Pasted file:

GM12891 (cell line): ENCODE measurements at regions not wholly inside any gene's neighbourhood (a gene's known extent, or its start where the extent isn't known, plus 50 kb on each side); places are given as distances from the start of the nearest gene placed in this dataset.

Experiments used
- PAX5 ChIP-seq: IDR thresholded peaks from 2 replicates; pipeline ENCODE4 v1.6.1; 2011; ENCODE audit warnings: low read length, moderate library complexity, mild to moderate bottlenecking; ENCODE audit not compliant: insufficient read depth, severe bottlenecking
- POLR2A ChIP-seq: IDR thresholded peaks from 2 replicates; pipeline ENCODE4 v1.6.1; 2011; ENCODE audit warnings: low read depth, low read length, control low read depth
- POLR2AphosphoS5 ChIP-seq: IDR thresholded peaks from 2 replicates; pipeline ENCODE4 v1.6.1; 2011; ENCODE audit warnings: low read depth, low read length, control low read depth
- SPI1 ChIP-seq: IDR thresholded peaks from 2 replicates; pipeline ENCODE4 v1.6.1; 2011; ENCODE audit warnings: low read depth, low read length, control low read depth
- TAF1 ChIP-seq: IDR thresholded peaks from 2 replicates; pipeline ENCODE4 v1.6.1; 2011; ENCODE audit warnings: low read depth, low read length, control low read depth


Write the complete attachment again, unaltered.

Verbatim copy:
GM12891 (cell line): ENCODE measurements at regions not wholly inside any gene's neighbourhood (a gene's known extent, or its start where the extent isn't known, plus 50 kb on each side); places are given as distances from the start of the nearest gene placed in this dataset.

Experiments used
- PAX5 ChIP-seq: IDR thresholded peaks from 2 replicates; pipeline ENCODE4 v1.6.1; 2011; ENCODE audit warnings: low read length, moderate library complexity, mild to moderate bottlenecking; ENCODE audit not compliant: insufficient read depth, severe bottlenecking
- POLR2A ChIP-seq: IDR thresholded peaks from 2 replicates; pipeline ENCODE4 v1.6.1; 2011; ENCODE audit warnings: low read depth, low read length, control low read depth
- POLR2AphosphoS5 ChIP-seq: IDR thresholded peaks from 2 replicates; pipeline ENCODE4 v1.6.1; 2011; ENCODE audit warnings: low read depth, low read length, control low read depth
- SPI1 ChIP-seq: IDR thresholded peaks from 2 replicates; pipeline ENCODE4 v1.6.1; 2011; ENCODE audit warnings: low read depth, low read length, control low read depth
- TAF1 ChIP-seq: IDR thresholded peaks from 2 replicates; pipeline ENCODE4 v1.6.1; 2011; ENCODE audit warnings: low read depth, low read length, control low read depth